One of the great success stories of the global pandemic has been New Zealand, at least if you believe the current media narrative. It’s true that the country took immediate action under the orders of Prime Minister Jacinda Ardern to protect everyone’s health. The country slammed its borders shut like an iron curtain. Everyone was placed on lockdown, with the least social interaction possible. Anyone who so much as sniffled was placed in quarantine. And in a matter of only a few weeks, they had virtually wiped out the disease from their islands.
But what’s been happening since then? Life has mostly returned to normal, with citizens being free to come and go as they please inside the confines of the country. But travel across their borders still involves two weeks of quarantine, pretty much wiping out their tourism industry entirely. According to the latest reports, however, they would appear to be shaking that problem off as well. The latest labor numbers out of New Zealand claim an unemployment rate of only 4% during the last quarter, the period when the entire country was locked down. Amazing, right? Perhaps. But we’ll want to look at the details. (Associated Press)
New Zealand’s unemployment rate showed a surprising improvement to 4% during the midst of the nation’s virus lockdown, although the headline number doesn’t tell the full story and joblessness is likely to increase in the months ahead.
Still, the figure was far better than most people expected and came as welcome news to the government led by Prime Minister Jacinda Ardern ahead of a general election next month.
The figures from Statistics New Zealand showed the unemployment rate in the quarter ending June fell from 4.2% in the previous quarter. But the number of hours worked also fell a record 10% and the number of people not in the labor force rose.
Boasting an unemployment rate of only 4% in the middle of a global pandemic when most of the country was locked down is indeed impressive. That’s particularly true for a nation where upwards of 15% of their GDP relies on tourism and that well has run just about dry at the moment. So what could explain this?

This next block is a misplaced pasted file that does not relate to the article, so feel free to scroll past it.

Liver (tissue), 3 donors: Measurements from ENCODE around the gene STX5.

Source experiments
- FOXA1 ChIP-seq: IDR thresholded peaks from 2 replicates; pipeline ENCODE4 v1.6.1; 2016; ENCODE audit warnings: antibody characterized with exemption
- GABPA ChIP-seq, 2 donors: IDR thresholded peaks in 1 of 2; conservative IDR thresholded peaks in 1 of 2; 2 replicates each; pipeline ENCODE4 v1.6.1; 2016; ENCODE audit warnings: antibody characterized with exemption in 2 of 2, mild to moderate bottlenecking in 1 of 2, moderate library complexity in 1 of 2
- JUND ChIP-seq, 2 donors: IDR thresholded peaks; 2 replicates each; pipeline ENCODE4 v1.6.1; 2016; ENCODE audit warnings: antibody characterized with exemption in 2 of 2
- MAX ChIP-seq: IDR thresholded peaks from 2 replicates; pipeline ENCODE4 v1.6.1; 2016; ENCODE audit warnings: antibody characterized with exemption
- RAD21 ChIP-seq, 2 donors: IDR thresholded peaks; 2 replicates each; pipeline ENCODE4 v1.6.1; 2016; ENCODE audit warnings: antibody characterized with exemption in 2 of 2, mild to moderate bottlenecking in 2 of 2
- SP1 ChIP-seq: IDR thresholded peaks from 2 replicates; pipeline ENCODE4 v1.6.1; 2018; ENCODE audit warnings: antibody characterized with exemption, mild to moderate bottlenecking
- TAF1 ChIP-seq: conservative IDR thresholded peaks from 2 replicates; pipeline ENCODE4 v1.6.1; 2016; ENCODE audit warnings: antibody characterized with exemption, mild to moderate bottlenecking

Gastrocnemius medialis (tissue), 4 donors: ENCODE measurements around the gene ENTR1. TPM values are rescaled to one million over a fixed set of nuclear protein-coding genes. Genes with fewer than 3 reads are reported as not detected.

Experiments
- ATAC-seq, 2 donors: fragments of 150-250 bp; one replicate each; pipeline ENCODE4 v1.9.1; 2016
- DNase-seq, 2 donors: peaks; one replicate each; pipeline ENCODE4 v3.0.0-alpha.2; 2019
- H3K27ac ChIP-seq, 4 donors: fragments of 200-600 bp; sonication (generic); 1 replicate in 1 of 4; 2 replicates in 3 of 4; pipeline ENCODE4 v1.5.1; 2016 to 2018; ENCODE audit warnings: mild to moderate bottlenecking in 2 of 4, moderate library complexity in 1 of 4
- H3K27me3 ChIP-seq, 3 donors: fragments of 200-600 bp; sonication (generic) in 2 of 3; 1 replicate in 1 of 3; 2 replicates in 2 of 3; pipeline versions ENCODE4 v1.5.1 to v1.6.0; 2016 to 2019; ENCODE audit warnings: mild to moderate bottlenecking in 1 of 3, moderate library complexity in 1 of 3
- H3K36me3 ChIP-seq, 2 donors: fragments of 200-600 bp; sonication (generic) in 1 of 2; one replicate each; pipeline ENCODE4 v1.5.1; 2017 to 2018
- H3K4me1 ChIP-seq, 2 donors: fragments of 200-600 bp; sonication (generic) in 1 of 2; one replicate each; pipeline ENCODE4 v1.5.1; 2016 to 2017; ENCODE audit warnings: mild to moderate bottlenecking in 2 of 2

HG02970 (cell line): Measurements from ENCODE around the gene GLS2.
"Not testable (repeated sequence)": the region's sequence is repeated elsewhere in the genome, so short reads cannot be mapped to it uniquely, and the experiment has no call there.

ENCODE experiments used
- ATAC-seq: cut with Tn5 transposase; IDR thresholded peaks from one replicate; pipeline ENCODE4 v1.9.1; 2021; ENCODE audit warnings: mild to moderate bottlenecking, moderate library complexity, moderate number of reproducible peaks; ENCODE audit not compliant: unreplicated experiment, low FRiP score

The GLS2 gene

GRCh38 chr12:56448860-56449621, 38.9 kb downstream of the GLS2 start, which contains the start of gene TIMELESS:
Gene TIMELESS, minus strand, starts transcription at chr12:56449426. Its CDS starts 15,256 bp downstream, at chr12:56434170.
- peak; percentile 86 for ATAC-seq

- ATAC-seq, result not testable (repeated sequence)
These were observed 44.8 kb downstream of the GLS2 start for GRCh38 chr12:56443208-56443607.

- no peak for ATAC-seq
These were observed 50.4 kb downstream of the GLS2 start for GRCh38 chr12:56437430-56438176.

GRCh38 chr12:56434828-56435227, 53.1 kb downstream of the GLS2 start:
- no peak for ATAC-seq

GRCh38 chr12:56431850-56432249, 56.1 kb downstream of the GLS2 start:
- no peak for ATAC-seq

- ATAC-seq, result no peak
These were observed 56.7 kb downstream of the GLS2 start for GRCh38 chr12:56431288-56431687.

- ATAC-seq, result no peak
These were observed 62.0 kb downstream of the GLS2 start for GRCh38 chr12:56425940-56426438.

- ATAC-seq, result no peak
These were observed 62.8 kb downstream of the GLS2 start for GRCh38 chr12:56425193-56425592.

To figure that out we have to look at how New Zealand calculates their published unemployment rate. As with most nations, the unemployment rate is determined by the total number of people receiving unemployment benefits divided by the total number of workers in the labor force. Simple enough, right? But not so in New Zealand.
What goes unmentioned in their report are a number of factors encompassed by their “underutilization rate.” You see, the unemployment rate, as mentioned above, is dependent on the number of people in the labor force. But in New Zealand, you are only counted as being “in the labor force” if you are actively seeking a job and reporting in to their employment services each week. The people on lockdown could effectively do neither, so tens of thousands of them were simply removed from the labor force count. Those people are considered the “spare capacity in the labor market.”
Also, even for those who are still able to do some work, the published rate doesn’t reflect how many people are working full time. The actual number of hours worked on average per week fell by more than 10% last quarter… the largest drop in that category for as long as they’ve been keeping such records. As the linked analysis shows, their underutilization rate rose to 12%, employment dropped by 11,000 jobs and more than 37,000 people “left the labor force.”
So what was the actual unemployment rate for the quarter if it were measured in more normal western terms? Well into the double digits. And with the tourism industry not showing any signs of coming back, analysts don’t expect things to improve any time soon. Also, as we discussed here previously, New Zealand has a healthy population, but they have almost zero herd immunity. It’s only going to take one person to break ranks when coming into the country and they could be right back where they started in a flash. So they posted a great-sounding number, but it seems to be printed on a house of cards.